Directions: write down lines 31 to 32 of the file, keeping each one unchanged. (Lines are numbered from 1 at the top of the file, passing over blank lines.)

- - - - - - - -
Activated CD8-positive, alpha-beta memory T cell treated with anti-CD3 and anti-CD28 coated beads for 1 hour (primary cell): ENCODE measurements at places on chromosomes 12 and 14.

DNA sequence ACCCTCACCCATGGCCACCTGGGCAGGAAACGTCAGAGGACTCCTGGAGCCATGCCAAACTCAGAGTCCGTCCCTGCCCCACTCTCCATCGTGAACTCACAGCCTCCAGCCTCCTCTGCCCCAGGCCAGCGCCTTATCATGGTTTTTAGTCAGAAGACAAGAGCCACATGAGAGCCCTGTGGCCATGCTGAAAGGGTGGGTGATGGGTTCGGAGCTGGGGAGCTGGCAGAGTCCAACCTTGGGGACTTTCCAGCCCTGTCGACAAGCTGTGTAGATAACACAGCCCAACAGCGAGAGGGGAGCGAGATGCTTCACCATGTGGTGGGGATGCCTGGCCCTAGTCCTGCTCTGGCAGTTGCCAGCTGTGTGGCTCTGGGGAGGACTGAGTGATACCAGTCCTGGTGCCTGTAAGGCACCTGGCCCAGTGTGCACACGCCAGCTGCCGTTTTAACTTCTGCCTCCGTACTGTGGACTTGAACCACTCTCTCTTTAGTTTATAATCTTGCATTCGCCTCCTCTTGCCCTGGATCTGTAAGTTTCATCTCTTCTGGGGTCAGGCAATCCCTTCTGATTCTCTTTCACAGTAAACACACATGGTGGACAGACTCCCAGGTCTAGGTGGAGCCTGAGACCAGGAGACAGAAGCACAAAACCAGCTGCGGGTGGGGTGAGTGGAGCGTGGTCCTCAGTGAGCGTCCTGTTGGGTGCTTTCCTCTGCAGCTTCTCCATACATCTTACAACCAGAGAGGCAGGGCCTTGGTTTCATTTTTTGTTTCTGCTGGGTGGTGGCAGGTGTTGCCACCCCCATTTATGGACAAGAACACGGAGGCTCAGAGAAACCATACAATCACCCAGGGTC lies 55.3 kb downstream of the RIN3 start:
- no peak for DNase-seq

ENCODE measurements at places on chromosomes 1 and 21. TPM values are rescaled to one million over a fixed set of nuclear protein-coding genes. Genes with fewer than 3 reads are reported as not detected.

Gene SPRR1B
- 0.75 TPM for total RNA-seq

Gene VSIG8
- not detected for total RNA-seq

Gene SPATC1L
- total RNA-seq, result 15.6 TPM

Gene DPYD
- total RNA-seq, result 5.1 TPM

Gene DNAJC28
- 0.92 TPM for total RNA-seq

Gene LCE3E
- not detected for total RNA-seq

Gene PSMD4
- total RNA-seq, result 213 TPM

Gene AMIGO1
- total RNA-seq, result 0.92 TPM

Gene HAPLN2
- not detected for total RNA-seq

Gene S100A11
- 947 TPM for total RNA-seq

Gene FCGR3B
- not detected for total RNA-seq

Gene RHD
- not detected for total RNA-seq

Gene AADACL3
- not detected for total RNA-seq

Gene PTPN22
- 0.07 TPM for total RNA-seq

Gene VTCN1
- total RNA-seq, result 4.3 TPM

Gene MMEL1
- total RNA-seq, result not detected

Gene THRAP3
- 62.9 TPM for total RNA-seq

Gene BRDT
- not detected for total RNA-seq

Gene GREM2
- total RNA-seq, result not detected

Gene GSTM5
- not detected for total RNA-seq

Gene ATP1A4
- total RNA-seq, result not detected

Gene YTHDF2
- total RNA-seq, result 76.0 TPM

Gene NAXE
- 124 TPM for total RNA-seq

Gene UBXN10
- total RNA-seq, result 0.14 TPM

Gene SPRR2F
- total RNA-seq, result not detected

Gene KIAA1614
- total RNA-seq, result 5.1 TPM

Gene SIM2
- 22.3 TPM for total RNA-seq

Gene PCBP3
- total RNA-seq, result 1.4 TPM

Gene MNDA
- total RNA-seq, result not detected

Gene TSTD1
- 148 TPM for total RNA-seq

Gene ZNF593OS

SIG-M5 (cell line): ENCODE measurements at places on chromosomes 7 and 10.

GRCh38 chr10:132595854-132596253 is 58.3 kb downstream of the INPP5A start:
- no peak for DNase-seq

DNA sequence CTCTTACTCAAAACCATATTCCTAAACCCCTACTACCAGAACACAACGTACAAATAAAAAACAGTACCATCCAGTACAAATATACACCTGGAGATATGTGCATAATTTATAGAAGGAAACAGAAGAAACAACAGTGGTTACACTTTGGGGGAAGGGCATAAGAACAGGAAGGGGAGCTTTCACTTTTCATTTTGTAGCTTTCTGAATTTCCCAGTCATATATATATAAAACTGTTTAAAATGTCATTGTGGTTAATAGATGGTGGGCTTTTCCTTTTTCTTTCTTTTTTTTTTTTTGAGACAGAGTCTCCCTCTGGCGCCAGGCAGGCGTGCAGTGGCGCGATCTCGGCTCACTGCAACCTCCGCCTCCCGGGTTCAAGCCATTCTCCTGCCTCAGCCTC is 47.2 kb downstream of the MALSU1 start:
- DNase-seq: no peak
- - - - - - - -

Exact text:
Gene PTPN22
- 0.07 TPM for total RNA-seq